• TSA knowingly purchased more Explosive Trace Detectors (ETDs) than were necessary in order to receive a bulk discount under an incorrect and baseless assumption that demand would increase. TSA management stated: “[w]e purchased more than we needed in order to get a discount.”

As TechDirt (and TV news) reported, Congressional oversight staff came to inspect the warehouses and people tried hiding the inventory by carting it out the back door of the warehouse. I heard on TV that employees were called in at 5 AM for these shenanigans and that federal law might have been violated. There's illegal corruption (misleading Congress) and then there's the average, everyday, run-of-the-mill corruption of former government employees cashing in as lobbyists and salespeople. Sigh.

Clearly, a Lean organization doesn't make huge volume purchases to get a discount, just to hold stuff unused in storage. You look at the total cost of unit cost and inventory cost and you buy the right quantities (often more than 1 but less than a huge wasteful amount that far surpasses your need)… which I'm guessing the government doesn't do much of. Was somebody rewarded (in the purchasing silo) for getting the lowest piece price (with the warehousing waste being somebody else's problem)?

Why is “Lean government” a pipe dream? Because if the government is the old non-Lean super wasteful GM, then there isn't a Toyota ready to swoop in and take most of their business away from them. At best, we can maybe use “Lean manufacturing” techniques and tools in a very tactical way to reduce the time spent waiting for passports or wounded veteran benefits, but I'm not expecting the government to have a “Lean culture,” ever, at least at the federal level. Cities and states might have a fighting chance, since they can't print money to bail out their own incompetence.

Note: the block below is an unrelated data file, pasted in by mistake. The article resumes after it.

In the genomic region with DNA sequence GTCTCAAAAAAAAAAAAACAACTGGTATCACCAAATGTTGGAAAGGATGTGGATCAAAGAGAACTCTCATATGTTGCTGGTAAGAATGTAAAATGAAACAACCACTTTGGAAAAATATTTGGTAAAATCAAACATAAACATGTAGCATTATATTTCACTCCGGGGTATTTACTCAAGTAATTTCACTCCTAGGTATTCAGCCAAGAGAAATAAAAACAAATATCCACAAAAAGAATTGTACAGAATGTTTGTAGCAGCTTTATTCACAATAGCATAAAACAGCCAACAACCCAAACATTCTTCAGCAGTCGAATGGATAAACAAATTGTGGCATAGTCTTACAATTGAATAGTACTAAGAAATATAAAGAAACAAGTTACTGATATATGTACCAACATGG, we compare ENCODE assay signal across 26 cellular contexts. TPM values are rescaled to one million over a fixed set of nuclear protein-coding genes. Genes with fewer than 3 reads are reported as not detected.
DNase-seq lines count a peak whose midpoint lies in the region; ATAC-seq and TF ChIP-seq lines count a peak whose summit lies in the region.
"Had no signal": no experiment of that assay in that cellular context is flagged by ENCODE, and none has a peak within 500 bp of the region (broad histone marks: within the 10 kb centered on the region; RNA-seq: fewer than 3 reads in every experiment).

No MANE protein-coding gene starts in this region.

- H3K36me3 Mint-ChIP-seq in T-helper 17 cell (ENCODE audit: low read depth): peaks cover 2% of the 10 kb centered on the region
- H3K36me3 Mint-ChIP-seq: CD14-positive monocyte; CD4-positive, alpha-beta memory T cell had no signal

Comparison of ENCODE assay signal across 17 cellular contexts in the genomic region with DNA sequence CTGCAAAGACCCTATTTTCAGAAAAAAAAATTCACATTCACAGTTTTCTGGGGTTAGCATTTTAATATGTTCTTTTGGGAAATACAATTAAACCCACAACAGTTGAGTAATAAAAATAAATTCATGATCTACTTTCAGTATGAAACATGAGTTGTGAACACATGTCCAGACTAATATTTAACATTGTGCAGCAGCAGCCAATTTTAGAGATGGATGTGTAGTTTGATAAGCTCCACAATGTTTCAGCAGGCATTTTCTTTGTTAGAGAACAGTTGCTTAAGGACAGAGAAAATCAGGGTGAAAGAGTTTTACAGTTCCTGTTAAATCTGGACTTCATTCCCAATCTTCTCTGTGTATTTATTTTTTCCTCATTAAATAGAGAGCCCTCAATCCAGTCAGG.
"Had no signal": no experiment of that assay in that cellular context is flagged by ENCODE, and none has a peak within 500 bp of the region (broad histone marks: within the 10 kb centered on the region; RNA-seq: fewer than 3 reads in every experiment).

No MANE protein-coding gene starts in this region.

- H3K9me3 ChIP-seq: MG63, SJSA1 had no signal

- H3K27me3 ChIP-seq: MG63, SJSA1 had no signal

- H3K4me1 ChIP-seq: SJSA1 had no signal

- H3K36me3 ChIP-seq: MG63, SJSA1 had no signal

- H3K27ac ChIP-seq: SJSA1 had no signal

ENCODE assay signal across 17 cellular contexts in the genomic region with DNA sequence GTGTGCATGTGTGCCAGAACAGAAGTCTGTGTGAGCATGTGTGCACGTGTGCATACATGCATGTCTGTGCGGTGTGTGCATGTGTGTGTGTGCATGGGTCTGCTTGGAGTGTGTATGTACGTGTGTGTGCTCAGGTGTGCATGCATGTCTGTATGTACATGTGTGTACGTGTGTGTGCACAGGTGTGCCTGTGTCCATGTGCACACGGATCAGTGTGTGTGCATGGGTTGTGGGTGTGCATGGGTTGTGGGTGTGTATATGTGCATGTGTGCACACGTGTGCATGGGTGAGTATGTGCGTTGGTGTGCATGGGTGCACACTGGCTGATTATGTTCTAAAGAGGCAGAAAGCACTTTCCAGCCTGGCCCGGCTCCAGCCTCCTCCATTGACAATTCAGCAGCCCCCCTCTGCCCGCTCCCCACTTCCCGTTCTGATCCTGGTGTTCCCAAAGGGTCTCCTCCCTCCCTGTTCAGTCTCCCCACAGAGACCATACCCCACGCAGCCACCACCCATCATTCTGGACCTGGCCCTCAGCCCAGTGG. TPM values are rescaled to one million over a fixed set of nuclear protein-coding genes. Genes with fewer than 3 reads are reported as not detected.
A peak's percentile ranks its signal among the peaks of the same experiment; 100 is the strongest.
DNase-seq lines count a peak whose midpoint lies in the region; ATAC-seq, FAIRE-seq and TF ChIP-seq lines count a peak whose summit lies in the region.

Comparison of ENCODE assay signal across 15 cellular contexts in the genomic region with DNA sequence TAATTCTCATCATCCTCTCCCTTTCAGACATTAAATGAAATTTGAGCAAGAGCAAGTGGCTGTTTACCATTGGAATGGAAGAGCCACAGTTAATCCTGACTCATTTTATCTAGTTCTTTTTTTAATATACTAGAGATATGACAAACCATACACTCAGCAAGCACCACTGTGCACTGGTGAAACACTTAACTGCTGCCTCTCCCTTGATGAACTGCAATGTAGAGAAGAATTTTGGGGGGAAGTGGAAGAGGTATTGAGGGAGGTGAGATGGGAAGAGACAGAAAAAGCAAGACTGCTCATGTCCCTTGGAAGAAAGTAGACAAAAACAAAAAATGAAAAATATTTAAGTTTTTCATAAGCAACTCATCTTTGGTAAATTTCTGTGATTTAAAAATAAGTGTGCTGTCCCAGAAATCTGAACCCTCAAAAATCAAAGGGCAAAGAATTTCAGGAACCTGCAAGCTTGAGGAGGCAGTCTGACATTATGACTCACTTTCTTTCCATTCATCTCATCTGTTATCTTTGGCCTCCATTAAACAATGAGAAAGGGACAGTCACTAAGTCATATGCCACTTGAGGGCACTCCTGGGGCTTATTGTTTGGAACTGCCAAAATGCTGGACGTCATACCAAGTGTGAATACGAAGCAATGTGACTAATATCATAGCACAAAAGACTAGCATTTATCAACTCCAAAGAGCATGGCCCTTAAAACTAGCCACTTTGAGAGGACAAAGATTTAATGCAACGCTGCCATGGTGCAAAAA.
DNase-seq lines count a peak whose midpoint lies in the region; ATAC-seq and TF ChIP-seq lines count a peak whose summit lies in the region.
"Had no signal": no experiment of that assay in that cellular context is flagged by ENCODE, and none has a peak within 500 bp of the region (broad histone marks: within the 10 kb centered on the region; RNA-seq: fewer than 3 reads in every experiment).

Thinking back to my time at GM (mid 90s), the government doesn't have a monopoly on hiding problems. Our engine block machining line had manufacturing hundreds of out-of-spec engine blocks. They sat on pallets for many months since management didn't want to take the time to rework them. So the pallets kept getting moved around and, finally, hidden behind a construction curtain because some big wig executive was coming and the plant management didn't want to be embarrassed by all of the engine blocks (many had gotten rusty cylinder bores — they were iron, while the rest of the engine was aluminum) just sitting around.

So, anyway, would privatizing the TSA help? Can we get government to wake up, get Lean, and quit wasting so much money???

Was this just a rant or are there lessons we can bring back to our workplaces? Or is the lesson to not waste time worrying about or trying to implement “lean government”?

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Mark Graban